Agricultural Limestone's Neutralizing Value
The value of limestone is in its ability to neutralize soil acidity. However, you may have uneven results when you add limestone, even if you follow the recommended application rates and procedures.
Limestone’s properties differ considerably, and these differences influence the limestone’s ability to neutralize soil acidity. Effectiveness depends on the purity of the liming material and how finely it is ground. Handling or storage properties, however, do not indicate the quality of liming material and have no functions in soil chemistry and fertility.
The purity of lime is rated by a laboratory’s measurement of a calcium carbonate equivalent (CCE). The CCE is written as a weight percentage of the material. CCE also reflects the chemicals present in the limestone (calcium carbonate, magnesium carbonate, calcium hydroxide, etc.). The lower the CCE value, the more lime you will need to neutralize the soil’s acidity.
Lime is not soluble in water, so particles must be finely ground to neutralize soil acidity in an agronomically reasonable period of time. Even very small changes in the size of the particle have a major effect on the time required to dissolve the particles.
Half the limestone particles that can pass through a 10-mesh sieve but not a 50-mesh sieve will dissolve and neutralize soil acidity in a reasonable period of time. Particles smaller than 50 mesh neutralize soil acidity in a relatively short time period. Lime particles larger than 10 mesh do not change the soil pH.
Each quarry selling lime in Mississippi must submit samples yearly for analysis. Most states have similar consumer protection laws. In Mississippi, vendors of liming material are required to provide buyers with relative neutralizing value (RNV) data as determined by the Mississippi State Chemical Laboratory.
The RNV of a lime is an index of how good it is at neutralizing soil acidity. It is sometimes called effective calcium carbonate equivalent (ECCE). It gives credit for one-half of the lime sized between 10 mesh and 50 mesh and all lime finer than 50 mesh. This number estimates how much of the lime will neutralize the soil in a reasonable amount of time. It then adjusts the value for impurities by multiplying by the CCE value of the material.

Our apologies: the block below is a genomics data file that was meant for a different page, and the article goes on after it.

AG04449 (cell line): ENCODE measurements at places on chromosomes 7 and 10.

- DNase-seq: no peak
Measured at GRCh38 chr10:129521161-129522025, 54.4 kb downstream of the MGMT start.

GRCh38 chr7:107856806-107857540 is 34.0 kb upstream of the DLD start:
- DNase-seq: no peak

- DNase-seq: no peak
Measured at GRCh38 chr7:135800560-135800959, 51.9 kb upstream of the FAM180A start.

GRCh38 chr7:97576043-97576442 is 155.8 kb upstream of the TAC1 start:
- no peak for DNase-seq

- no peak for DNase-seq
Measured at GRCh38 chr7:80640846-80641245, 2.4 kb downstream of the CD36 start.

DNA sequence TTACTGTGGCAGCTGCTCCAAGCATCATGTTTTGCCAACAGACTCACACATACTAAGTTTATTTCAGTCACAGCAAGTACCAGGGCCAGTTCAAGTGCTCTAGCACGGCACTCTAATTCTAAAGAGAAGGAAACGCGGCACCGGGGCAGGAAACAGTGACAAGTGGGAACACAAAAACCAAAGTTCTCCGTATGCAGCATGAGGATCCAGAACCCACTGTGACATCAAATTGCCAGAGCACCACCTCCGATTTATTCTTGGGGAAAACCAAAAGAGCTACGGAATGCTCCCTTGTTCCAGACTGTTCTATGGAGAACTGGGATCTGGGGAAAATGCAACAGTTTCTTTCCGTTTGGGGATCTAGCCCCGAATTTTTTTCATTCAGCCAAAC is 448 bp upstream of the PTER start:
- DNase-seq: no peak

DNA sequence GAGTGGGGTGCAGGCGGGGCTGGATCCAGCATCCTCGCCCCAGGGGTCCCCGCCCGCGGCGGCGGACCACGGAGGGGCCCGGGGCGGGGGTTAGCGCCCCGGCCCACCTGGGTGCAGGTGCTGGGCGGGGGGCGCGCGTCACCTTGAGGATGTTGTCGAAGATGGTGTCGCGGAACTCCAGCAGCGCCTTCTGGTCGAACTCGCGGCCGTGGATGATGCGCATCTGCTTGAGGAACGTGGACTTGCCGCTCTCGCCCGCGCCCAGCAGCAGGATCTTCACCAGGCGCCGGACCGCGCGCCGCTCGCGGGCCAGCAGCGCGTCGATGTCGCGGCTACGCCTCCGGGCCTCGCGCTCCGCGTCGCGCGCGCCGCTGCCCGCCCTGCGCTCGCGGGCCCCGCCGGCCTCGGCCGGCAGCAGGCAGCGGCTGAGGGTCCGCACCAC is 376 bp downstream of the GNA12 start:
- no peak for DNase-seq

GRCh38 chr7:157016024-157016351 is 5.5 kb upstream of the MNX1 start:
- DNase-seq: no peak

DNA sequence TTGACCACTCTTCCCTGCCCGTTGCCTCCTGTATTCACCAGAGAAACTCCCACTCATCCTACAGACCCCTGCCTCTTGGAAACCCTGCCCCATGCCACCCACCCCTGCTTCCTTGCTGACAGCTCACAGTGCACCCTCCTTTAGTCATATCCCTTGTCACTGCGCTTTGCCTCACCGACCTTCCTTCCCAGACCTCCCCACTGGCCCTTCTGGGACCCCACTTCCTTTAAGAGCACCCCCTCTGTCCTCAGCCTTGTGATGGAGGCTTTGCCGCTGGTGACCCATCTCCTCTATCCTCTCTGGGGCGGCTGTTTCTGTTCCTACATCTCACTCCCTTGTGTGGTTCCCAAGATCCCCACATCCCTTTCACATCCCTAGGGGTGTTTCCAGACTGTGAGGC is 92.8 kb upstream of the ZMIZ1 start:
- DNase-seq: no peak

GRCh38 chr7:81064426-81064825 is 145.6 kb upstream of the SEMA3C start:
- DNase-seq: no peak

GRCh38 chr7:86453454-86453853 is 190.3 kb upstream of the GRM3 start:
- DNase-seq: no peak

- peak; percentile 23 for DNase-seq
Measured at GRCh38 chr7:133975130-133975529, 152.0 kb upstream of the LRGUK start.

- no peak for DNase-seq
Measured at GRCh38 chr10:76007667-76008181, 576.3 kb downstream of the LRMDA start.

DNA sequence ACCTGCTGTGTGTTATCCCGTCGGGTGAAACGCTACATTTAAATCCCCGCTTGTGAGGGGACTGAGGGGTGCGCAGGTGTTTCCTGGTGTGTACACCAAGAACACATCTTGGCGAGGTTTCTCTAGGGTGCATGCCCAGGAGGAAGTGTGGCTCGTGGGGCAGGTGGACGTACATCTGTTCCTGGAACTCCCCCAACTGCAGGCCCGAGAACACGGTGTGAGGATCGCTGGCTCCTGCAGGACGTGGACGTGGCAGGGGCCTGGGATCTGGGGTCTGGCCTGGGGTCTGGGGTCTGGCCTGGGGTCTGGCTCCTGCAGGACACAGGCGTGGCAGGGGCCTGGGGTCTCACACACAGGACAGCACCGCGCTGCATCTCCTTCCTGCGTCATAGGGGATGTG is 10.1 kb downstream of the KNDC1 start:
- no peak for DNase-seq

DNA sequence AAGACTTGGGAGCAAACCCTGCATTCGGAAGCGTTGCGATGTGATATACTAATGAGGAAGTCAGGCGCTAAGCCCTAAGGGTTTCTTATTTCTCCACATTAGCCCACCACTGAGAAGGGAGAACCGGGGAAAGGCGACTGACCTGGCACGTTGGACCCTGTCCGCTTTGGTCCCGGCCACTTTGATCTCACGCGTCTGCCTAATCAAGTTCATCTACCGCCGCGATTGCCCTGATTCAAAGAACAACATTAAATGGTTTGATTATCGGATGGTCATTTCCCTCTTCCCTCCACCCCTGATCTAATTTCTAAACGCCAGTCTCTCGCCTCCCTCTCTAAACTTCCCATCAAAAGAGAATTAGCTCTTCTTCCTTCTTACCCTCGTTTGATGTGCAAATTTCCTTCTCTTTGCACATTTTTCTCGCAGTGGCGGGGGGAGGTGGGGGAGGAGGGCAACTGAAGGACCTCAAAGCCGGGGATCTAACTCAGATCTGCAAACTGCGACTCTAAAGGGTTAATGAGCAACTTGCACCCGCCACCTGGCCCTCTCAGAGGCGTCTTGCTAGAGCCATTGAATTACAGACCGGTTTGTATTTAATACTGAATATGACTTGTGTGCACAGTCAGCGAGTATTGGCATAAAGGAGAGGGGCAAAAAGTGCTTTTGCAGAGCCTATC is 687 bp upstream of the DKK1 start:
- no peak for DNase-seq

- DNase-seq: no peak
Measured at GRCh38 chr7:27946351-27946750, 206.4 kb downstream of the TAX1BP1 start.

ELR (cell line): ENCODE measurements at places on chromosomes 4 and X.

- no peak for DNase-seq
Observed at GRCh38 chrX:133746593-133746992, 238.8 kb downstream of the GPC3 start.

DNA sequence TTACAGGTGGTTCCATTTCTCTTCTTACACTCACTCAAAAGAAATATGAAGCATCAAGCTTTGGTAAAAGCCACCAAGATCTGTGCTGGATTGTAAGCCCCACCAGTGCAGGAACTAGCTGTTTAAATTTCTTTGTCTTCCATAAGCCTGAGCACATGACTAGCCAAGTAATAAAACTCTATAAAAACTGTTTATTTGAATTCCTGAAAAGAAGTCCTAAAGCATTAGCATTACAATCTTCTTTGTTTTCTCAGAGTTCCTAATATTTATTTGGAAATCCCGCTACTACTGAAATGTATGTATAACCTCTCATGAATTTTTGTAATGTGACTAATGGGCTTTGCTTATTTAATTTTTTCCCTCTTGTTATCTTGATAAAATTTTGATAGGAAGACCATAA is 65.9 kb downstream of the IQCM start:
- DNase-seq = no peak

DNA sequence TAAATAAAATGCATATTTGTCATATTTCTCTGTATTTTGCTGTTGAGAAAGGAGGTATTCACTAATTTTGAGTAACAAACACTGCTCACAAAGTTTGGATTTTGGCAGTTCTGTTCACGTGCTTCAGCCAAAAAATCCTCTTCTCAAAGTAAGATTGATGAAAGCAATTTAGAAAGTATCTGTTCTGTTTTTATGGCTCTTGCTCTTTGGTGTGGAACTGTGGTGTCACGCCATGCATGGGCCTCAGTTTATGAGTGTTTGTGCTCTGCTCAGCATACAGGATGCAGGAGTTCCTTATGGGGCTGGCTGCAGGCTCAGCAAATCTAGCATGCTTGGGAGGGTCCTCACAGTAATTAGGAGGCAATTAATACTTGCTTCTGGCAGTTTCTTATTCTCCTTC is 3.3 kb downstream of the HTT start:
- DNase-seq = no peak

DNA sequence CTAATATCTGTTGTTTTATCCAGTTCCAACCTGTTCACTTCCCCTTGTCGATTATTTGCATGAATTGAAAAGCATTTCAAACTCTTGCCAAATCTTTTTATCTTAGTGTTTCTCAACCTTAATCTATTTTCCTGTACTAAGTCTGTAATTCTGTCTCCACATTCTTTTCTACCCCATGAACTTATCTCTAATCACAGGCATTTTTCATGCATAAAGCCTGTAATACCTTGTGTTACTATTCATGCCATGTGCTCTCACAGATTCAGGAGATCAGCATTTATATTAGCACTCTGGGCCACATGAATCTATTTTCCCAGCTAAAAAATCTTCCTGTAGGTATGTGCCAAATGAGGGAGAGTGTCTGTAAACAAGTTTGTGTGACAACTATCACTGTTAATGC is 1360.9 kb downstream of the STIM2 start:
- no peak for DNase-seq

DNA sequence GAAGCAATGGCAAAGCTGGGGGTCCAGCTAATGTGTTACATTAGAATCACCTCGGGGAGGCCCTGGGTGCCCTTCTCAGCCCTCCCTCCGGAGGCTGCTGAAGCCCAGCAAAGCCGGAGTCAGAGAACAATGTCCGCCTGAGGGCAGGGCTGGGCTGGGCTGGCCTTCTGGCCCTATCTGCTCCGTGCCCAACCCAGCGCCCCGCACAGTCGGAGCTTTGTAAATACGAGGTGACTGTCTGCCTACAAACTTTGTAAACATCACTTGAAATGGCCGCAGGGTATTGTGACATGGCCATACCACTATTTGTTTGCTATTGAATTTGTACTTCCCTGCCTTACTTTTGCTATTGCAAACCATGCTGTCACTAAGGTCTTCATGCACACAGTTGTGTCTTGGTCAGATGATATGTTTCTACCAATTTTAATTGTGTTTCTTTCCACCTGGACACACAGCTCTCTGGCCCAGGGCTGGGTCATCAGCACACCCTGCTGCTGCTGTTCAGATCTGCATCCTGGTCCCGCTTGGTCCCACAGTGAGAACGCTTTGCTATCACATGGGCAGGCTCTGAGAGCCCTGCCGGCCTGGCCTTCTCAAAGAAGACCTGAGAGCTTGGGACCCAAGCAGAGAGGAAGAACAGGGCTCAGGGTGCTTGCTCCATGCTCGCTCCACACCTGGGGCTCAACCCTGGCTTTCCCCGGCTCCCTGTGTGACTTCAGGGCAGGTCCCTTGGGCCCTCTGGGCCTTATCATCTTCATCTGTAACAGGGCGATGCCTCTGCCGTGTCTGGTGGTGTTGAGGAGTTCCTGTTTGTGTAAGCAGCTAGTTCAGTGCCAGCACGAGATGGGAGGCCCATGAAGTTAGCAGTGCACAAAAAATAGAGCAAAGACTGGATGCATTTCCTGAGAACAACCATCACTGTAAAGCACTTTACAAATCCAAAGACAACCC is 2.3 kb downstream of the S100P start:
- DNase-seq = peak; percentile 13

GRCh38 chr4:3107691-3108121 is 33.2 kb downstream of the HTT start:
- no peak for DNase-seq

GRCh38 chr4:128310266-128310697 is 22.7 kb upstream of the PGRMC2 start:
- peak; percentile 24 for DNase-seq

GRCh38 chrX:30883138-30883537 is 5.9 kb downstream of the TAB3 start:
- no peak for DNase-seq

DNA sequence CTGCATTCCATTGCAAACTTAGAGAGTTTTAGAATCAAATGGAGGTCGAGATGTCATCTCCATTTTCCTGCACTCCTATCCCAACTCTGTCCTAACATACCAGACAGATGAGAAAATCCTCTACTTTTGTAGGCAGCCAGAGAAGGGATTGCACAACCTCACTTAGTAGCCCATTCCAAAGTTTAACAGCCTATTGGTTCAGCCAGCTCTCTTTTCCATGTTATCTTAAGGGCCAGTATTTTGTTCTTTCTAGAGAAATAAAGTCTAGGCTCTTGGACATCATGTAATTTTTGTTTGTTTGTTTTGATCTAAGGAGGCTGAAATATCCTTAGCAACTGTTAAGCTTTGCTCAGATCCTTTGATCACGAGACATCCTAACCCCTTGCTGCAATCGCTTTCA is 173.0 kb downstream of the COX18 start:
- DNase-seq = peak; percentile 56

Example calculations of RNV or ECCE:
Percent passing a 10-mesh screen 94
Percent passing a 50-mesh screen 50
RNV = (0.92 x (0.5 x (94 - 50)) + 50) x 100 = 66.2%
If you subtract the amount of lime that passes through a 50-mesh screen from the amount that passes through a 10-mesh screen, you find the amount of lime that is about 50 percent effective in a reasonable period of time. In this sample, you would subtract 50 from 94. That gives 44, which you would then multiply by 0.5 (or divide by 2), leaving 22. These calculations estimate the percentage of these particles that will neutralize the soil in time. Then, you add the percent passing through a 50-mesh screen, which in this case is 50. These finer particles aren’t divided by anything because they are about 100 percent effective. Next, you multiply the sum (in this case, 77) by the decimal value of the CCE. In this example, about 66 percent of the lime is effective in neutralizing acidity in an acceptable time period.
Adjust application rates according to your own situation. Recommendations from the Soil Testing Laboratory at Mississippi State University are based on a CCE of 100 percent; you will need to adjust the lime recommendations provided by the lab based on the material you actually use. Other soil testing laboratories may base lime recommendations on assumed CCEs or RNVs of less than 100 percent. Always check the assumptions of your laboratory before applying your lime.
If the lime recommendation is 2 tons per acre and the RNV of the lime is 75, adjust the recommended rate by dividing 2 tons by 0.75 for an application rate of 2.67 tons per acre. Using the other example, lime with an RNV of 66 would need 3.03 tons to supply the equivalent of 2 tons of 100 RNV or CCE lime (2 tons/0.66=3.03).
The RNV or ECCE allows you to compare value between materials from different sources. For example, suppose you find two agricultural liming materials. One has an RNV of 66 percent and costs $25 per ton. The other has an RNV of 85 percent and costs $30 per ton. Which is the better buy? By dividing the price per ton by the RNV decimal value, you can estimate the agronomic value of the materials.
($25/0.66) = $38, as compared to ($30/0.85) = $35
In this example, the material that is cheaper per ton actually ends up costing more to neutralize the soil’s acidity.
The RNV/ECCE concept emphasizes the lime-quality factors: purity and fineness. Ease of transport, storage, or spreading does not indicate quality of agricultural limestone. To help make good decisions when buying your lime, find and use all legally required and available information about the different liming materials.
More information on lime issues is available in MSU Extension Publication 2647 Nutrient Management Guidelines for Agronomic Crops Grown in Mississippi.